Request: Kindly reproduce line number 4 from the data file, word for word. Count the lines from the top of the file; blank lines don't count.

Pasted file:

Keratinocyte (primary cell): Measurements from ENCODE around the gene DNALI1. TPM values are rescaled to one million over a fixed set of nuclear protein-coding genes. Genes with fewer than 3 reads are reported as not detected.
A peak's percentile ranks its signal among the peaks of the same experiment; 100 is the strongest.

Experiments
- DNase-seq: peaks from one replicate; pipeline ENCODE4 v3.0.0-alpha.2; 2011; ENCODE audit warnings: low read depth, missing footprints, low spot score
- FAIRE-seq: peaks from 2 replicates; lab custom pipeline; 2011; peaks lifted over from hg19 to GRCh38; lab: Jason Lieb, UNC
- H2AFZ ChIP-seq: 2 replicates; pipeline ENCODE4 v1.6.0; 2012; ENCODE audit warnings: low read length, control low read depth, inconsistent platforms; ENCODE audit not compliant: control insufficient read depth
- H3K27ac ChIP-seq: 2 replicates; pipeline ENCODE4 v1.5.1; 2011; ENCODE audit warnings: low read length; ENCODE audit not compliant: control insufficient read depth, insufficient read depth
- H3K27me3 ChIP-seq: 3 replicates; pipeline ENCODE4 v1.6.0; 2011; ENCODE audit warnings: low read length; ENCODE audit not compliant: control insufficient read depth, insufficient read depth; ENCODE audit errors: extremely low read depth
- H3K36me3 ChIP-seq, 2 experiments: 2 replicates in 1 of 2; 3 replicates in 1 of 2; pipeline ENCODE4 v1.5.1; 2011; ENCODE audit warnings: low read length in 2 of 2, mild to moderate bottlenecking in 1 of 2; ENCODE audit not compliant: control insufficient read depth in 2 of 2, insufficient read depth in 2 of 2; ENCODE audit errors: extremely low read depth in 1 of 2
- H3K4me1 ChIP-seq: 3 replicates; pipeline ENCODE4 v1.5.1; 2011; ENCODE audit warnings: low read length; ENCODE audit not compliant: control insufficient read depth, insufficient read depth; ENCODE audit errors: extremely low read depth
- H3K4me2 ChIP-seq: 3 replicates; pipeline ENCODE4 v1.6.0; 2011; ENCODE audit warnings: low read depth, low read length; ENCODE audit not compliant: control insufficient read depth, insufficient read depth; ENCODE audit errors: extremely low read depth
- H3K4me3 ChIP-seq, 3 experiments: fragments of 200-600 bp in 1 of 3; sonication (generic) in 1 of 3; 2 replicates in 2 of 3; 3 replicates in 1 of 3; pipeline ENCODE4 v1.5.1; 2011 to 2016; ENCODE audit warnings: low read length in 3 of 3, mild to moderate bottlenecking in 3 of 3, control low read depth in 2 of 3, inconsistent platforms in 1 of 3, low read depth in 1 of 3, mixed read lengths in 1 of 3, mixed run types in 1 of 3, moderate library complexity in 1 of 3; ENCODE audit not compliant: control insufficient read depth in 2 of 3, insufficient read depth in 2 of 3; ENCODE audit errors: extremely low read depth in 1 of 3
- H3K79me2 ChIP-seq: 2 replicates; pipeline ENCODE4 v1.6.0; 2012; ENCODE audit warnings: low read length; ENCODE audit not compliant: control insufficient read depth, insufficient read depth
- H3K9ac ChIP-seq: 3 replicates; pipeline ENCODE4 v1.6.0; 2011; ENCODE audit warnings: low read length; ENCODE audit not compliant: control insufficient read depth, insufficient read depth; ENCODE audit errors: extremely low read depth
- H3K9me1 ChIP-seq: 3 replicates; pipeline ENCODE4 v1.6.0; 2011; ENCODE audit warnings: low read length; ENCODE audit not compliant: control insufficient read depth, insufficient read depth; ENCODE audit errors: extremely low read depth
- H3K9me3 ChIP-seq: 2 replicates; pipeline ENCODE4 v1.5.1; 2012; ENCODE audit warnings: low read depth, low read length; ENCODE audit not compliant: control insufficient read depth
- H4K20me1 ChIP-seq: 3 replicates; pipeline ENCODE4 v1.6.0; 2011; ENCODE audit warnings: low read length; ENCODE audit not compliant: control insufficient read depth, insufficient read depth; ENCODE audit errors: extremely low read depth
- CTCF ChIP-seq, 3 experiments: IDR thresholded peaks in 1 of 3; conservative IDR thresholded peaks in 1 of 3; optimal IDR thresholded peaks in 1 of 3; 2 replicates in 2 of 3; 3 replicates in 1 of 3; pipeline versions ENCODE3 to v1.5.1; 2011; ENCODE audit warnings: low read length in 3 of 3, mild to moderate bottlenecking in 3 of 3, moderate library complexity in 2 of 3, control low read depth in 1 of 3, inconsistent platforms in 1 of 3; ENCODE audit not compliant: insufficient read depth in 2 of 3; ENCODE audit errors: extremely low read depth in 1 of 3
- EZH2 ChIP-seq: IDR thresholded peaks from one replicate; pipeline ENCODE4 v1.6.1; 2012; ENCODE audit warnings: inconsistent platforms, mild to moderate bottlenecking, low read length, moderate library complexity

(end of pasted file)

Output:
- DNase-seq: peaks from one replicate; pipeline ENCODE4 v3.0.0-alpha.2; 2011; ENCODE audit warnings: low read depth, missing footprints, low spot score